Juan Cano i Madrid opsummerer sin egen oplevelse af den sidste uges “spanske revolution”:
I think that one aspect that is usually overlook is what is really happening in there. There are no leaders, no person in charge, everything gets done by agreement between everyone implicated. Tents have been built to protect people from rain and overexposition to the sun and different committees have formed to deal with cleaning, food supply, communication and legal problems. Everything they have was donated by the people.It started as youth movement, with 50 young people camping in the place, but as the police cleared the camp a global conscience emerged and since that night (from Monday to Tuesday) Puerta del Sol has never been empty for a moment. Each day it attracts more and more people, from different backgrounds, age and ideologies, and it has spread across Spain and Europe.
To be there is incredible. You can see punks talking with retired people, anarchists debating with conservatives. Everyone is getting involved because it is not a movement against democracy, it’s a pro-democracy movement. In a democracy you have different opinions and all of them are welcome.
Even with such a variety there is a sense of community. Violence is prohibited as well as any political sign or flag. We are all together in this and we are all persons, we don’t fight for our ideology and we don’t represent any political party or movement. We are there as citizens who want a fair system and reject any corruption.
Maybe you don’t agree with the ideas of this revolution, but what was achieved in the plaza is worth seeing. A real community as you have never seen, a place for all the ideas. This is a small version of what we want for our country and, being a little ambitious, for the world.
Ignacio Escolar, forhenværende chefredaktør for det venstreorienterede dagblad Público, mangeårig fortaler for fri kultur, Creative Commons-licenser og åbenhed på Internettet samt som musiker forfatter til en prisbelønnet opfordring til at piratkopiere hans sange, analyserer hele situationen i The Guardian. Socialistpartiet har indkasseret en syngende lussing fra vælgerne, fordi de har svigtet deres eget bagland, skriver han blandt andet:
Why such a huge defeat for the socialists? One thing that’s clear is that people haven’t voted simply on the basis of regional or municipal issues, and Prime Minister Zapatero’s announcement that he would step down before the next elections seems to have had little effect. Behind the socialists’ defeat lies Spain’s dire unemployment, their denial of the financial crisis at its outset, and, without a doubt, the events of the month of May.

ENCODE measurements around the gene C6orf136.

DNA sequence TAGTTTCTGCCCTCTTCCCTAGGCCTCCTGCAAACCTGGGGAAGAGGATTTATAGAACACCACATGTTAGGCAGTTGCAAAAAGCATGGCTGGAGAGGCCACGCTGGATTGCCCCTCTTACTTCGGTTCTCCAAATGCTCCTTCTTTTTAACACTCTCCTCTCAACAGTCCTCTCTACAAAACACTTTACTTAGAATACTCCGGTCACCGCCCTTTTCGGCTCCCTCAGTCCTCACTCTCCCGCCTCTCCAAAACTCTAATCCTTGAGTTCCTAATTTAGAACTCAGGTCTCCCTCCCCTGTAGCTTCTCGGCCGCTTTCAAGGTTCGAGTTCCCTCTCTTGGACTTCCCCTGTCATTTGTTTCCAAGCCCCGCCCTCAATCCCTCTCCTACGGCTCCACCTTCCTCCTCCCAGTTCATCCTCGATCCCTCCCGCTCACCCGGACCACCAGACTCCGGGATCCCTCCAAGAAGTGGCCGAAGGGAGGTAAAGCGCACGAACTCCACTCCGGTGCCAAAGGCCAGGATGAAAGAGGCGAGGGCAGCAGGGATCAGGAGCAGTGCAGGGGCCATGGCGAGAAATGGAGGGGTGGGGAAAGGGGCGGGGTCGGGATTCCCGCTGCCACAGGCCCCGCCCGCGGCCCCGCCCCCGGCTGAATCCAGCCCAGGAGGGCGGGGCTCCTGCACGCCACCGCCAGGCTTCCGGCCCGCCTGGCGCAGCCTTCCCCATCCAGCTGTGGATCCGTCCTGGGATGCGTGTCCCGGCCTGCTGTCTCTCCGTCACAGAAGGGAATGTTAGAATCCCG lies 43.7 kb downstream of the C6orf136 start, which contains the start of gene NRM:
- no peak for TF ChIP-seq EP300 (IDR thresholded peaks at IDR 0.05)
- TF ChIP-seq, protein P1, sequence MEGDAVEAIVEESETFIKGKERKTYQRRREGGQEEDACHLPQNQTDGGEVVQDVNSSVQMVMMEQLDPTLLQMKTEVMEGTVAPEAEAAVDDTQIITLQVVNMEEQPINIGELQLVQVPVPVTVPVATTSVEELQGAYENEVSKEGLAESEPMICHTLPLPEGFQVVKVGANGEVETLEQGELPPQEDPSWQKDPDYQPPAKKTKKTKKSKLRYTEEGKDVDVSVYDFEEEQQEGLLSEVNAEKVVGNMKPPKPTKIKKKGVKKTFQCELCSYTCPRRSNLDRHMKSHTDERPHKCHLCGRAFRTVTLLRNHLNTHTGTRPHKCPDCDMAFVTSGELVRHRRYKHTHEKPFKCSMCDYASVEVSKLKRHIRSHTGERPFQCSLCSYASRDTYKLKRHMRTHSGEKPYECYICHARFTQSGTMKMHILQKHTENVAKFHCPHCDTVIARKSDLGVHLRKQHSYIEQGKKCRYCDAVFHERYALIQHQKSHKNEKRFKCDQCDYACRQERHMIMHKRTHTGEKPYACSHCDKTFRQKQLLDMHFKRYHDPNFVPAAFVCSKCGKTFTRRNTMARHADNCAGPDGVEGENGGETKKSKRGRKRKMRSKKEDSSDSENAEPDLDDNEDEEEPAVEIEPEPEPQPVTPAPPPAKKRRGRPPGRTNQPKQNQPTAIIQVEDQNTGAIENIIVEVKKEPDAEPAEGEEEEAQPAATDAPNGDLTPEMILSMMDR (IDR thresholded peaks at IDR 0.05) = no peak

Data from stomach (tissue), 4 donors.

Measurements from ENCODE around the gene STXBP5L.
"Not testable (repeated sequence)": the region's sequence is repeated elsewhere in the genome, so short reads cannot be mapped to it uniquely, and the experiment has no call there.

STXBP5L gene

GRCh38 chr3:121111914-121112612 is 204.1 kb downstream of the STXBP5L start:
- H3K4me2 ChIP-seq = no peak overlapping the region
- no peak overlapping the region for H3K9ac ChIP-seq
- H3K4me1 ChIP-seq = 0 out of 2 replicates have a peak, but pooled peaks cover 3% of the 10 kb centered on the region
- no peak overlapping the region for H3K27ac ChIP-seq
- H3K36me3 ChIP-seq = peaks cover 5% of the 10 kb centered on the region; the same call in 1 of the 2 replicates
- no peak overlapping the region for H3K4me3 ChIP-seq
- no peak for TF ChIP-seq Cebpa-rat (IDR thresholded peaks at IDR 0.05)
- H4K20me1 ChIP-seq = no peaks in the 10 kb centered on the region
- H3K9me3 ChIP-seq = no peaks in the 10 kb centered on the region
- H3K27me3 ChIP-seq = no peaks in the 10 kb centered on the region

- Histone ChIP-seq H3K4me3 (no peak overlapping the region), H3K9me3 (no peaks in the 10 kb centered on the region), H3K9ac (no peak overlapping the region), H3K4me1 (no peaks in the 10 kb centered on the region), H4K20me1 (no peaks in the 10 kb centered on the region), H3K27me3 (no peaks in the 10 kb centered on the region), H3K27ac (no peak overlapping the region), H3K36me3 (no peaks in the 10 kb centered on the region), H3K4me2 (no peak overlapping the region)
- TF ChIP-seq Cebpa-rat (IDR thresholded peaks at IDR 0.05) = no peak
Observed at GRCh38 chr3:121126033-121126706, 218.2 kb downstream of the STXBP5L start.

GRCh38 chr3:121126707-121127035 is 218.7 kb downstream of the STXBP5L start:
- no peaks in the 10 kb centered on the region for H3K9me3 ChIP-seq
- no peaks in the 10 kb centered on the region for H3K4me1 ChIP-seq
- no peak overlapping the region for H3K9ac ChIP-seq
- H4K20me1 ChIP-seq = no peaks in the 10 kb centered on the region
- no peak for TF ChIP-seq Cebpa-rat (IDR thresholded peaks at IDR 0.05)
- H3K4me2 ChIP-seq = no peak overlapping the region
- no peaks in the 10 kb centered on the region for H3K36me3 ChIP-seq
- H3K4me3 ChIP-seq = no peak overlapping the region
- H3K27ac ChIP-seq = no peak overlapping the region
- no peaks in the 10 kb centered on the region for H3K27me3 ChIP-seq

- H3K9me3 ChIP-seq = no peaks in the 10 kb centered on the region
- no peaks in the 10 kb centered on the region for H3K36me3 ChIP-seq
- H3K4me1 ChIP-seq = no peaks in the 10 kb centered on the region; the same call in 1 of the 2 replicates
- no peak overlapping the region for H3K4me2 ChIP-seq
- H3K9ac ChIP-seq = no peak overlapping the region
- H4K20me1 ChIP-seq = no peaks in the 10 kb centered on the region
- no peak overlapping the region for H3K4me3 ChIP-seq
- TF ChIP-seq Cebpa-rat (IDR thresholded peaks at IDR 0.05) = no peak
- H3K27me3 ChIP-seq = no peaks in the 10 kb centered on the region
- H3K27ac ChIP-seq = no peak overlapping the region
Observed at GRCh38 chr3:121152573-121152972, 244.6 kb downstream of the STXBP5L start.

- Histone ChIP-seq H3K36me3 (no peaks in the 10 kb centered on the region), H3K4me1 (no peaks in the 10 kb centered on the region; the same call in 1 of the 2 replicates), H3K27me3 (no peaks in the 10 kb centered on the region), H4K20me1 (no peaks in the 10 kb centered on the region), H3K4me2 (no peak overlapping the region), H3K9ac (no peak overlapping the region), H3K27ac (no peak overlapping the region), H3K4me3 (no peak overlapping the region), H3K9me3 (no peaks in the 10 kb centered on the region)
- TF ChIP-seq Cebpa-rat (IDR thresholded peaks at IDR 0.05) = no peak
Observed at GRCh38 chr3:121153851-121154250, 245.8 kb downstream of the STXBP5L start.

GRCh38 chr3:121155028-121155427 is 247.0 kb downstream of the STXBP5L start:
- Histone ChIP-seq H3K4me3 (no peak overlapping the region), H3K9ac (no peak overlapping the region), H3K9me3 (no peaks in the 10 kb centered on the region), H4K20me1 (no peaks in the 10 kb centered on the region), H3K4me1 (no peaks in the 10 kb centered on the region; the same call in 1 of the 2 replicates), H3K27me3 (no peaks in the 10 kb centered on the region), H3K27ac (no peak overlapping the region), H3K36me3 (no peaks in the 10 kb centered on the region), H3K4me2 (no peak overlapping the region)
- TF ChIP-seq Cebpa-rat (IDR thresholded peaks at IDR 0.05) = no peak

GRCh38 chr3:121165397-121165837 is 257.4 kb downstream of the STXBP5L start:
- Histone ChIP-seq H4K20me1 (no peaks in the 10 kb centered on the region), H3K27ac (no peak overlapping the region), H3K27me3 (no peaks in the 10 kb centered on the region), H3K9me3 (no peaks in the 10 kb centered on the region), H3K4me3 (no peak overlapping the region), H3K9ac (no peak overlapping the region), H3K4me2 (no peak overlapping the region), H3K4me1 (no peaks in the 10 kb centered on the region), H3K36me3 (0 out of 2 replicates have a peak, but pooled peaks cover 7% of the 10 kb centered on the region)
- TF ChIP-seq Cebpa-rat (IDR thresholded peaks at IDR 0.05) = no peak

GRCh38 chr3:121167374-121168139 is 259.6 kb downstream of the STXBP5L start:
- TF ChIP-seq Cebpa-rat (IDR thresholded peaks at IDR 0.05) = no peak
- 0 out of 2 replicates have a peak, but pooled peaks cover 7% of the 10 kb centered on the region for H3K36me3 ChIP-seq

Not the events of this May, though – not the sit-in in Madrid’s central Puerta del Sol square a week ago which has quickly turned into the national protest movement popularly known as 15-M, nor the arduous election campaign itself. I’m referring to May 2010, when Zapatero, having just slashed public spending in order to prevent the markets from derailing Spanish bonds, promised the country that he would carry on, “no matter what it costs, and no matter what it costs me”. The cuts probably staved off a bailout, but that month unquestionably marked the beginning of his end.
Om de demonstrationer, som har rystet Spaniens politiske liv, og som Escolar selv har kunnet studere på første hånd, hedder det:
Meanwhile, at the protests in Madrid’s Puerta del Sol, everything is being debated. Absolutely everything. The madrileños who have turned out are realists – and that’s why they’re asking for the impossible. People are discussing how to renounce nuclear power, abolish bullfighting, implement a secular state. Anyone who has turned out at these gatherings – and seen how all kinds of different people, megaphone in hand, are putting forward ideas about how to improve the world – will have seen that something truly exceptional is happening in Madrid.
Nevertheless, beyond the Puerta del Sol there’s the rest of Spanish society. And if we want the momentum which the “Spanish revolution” has generated to continue and have a real impact, we need to distinguish the short term from the long term, broad goals from specific ones. Firstly, we need to establish which principles we all (or nearly all) agree on; in doing so we can begin to create a clear framework in which democracy can improve, rather than a specific electoral programme.
I propose that we reform our electoral law, by introducing a system of open lists for voting in members of our Congress, and by making parliament reflect the reality of electoral results according to the “criteria of proportional representation”, as demanded by the constitution. We need a freedom of information law, too. Spain is one of only five countries in the EU which still lacks this, and it is fundamental if we are to control how public money is spent and stop its misuse. The PSOE featured the proposal in their 2004-2008 electoral programme, but, like so many other promises, it came to nothing.
I would like to see a referendum over the bailout of the banks. And how about we reform the laws governing the financing of political parties and people in public office, making their income and expenses more transparent.
Links: Spain’s impossible realists, On the Spanish Revolution